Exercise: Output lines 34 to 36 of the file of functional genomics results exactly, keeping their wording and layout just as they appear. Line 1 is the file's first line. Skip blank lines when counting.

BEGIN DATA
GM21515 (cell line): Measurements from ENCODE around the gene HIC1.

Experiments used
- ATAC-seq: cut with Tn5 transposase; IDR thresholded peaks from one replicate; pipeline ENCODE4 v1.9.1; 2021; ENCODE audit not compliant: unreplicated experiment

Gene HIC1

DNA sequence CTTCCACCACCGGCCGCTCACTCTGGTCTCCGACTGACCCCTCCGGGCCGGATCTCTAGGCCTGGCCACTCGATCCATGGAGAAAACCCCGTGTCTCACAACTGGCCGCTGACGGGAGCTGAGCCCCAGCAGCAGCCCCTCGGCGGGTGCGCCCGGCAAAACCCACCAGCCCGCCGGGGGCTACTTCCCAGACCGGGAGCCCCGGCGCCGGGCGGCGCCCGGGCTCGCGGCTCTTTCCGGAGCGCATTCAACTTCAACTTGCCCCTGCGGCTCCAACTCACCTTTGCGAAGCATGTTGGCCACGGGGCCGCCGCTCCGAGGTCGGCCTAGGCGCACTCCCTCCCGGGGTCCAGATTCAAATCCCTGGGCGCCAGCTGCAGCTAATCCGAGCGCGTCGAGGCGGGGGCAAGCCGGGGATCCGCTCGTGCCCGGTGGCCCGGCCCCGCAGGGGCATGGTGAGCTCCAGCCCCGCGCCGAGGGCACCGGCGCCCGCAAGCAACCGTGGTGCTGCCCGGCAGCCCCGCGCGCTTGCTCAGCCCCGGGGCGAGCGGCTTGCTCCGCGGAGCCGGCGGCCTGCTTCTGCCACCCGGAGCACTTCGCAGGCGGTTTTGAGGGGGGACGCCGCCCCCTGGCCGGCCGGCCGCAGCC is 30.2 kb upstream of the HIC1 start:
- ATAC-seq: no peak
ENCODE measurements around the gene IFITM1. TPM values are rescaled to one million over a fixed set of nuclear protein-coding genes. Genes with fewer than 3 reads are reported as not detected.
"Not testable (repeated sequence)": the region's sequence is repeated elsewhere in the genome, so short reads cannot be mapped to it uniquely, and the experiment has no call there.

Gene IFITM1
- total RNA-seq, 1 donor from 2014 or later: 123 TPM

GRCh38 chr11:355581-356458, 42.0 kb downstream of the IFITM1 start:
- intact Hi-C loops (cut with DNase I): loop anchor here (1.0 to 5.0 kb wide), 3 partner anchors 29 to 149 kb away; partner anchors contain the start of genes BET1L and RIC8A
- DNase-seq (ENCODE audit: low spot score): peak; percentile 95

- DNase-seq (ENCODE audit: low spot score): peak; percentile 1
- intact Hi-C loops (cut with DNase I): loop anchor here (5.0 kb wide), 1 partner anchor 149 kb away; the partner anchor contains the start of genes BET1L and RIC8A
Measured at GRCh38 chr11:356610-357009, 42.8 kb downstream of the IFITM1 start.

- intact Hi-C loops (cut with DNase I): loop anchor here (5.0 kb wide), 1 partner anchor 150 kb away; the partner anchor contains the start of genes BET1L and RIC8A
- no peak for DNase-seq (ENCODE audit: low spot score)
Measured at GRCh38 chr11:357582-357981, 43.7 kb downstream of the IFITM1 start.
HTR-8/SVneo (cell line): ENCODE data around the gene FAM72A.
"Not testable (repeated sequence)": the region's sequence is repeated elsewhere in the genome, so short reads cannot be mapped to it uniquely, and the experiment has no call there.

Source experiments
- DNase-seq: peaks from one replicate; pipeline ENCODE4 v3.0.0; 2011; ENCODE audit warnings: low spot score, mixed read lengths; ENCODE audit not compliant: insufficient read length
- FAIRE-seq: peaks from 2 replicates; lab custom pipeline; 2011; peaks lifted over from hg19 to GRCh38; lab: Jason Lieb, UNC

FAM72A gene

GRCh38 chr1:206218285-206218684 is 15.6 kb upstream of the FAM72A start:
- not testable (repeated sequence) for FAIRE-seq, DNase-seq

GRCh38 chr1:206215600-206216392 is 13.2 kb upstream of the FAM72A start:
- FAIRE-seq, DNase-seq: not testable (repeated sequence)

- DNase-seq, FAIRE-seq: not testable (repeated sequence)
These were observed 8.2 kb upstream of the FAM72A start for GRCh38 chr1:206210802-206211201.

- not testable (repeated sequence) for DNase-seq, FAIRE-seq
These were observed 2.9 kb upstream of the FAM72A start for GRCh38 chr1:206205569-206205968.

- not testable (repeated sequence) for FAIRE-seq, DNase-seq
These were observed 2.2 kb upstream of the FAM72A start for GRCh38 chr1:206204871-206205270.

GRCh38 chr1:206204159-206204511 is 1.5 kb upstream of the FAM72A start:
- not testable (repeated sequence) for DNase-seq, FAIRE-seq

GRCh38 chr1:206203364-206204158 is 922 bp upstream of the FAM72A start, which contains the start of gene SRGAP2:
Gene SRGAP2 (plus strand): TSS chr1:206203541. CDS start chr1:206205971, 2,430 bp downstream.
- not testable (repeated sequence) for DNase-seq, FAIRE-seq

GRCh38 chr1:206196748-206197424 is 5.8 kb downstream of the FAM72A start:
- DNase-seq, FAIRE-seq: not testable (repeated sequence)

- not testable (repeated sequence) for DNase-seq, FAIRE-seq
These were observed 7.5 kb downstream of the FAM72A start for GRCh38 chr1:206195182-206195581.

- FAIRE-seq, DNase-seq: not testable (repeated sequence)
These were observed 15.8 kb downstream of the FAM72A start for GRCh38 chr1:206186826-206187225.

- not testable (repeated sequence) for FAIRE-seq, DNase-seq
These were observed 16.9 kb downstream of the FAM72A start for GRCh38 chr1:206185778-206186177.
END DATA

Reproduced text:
- not testable (repeated sequence) for FAIRE-seq, DNase-seq
These were observed 2.2 kb upstream of the FAM72A start for GRCh38 chr1:206204871-206205270.

GRCh38 chr1:206204159-206204511 is 1.5 kb upstream of the FAM72A start: